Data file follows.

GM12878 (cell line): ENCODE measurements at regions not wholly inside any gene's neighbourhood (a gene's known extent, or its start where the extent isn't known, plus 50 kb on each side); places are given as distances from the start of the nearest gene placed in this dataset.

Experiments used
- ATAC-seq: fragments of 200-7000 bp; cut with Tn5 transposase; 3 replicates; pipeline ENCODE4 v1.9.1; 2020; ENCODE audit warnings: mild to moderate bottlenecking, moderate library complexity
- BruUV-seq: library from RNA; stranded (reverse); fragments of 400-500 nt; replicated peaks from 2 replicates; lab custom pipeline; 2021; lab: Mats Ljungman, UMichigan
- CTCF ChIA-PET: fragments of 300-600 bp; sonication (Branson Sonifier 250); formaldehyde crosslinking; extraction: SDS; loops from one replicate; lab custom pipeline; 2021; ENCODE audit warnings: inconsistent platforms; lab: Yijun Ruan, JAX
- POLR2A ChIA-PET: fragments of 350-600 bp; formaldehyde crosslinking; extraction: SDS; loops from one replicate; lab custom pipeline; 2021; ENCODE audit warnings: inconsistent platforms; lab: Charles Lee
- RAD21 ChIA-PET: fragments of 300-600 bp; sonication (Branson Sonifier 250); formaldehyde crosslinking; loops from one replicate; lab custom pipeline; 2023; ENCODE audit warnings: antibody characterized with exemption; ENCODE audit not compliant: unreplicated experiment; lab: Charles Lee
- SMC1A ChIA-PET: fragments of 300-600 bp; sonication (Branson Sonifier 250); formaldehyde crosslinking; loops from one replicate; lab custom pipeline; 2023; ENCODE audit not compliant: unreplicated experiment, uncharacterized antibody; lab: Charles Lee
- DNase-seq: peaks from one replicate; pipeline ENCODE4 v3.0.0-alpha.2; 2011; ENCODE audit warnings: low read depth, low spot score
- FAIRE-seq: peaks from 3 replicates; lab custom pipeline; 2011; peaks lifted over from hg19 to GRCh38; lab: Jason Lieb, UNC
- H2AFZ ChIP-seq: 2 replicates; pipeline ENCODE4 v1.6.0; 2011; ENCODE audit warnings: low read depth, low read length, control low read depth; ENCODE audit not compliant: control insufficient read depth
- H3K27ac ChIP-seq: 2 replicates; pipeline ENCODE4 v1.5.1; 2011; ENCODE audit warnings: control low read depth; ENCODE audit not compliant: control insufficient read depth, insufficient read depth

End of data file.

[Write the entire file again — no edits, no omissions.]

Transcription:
GM12878 (cell line): ENCODE measurements at regions not wholly inside any gene's neighbourhood (a gene's known extent, or its start where the extent isn't known, plus 50 kb on each side); places are given as distances from the start of the nearest gene placed in this dataset.

Experiments used
- ATAC-seq: fragments of 200-7000 bp; cut with Tn5 transposase; 3 replicates; pipeline ENCODE4 v1.9.1; 2020; ENCODE audit warnings: mild to moderate bottlenecking, moderate library complexity
- BruUV-seq: library from RNA; stranded (reverse); fragments of 400-500 nt; replicated peaks from 2 replicates; lab custom pipeline; 2021; lab: Mats Ljungman, UMichigan
- CTCF ChIA-PET: fragments of 300-600 bp; sonication (Branson Sonifier 250); formaldehyde crosslinking; extraction: SDS; loops from one replicate; lab custom pipeline; 2021; ENCODE audit warnings: inconsistent platforms; lab: Yijun Ruan, JAX
- POLR2A ChIA-PET: fragments of 350-600 bp; formaldehyde crosslinking; extraction: SDS; loops from one replicate; lab custom pipeline; 2021; ENCODE audit warnings: inconsistent platforms; lab: Charles Lee
- RAD21 ChIA-PET: fragments of 300-600 bp; sonication (Branson Sonifier 250); formaldehyde crosslinking; loops from one replicate; lab custom pipeline; 2023; ENCODE audit warnings: antibody characterized with exemption; ENCODE audit not compliant: unreplicated experiment; lab: Charles Lee
- SMC1A ChIA-PET: fragments of 300-600 bp; sonication (Branson Sonifier 250); formaldehyde crosslinking; loops from one replicate; lab custom pipeline; 2023; ENCODE audit not compliant: unreplicated experiment, uncharacterized antibody; lab: Charles Lee
- DNase-seq: peaks from one replicate; pipeline ENCODE4 v3.0.0-alpha.2; 2011; ENCODE audit warnings: low read depth, low spot score
- FAIRE-seq: peaks from 3 replicates; lab custom pipeline; 2011; peaks lifted over from hg19 to GRCh38; lab: Jason Lieb, UNC
- H2AFZ ChIP-seq: 2 replicates; pipeline ENCODE4 v1.6.0; 2011; ENCODE audit warnings: low read depth, low read length, control low read depth; ENCODE audit not compliant: control insufficient read depth
- H3K27ac ChIP-seq: 2 replicates; pipeline ENCODE4 v1.5.1; 2011; ENCODE audit warnings: control low read depth; ENCODE audit not compliant: control insufficient read depth, insufficient read depth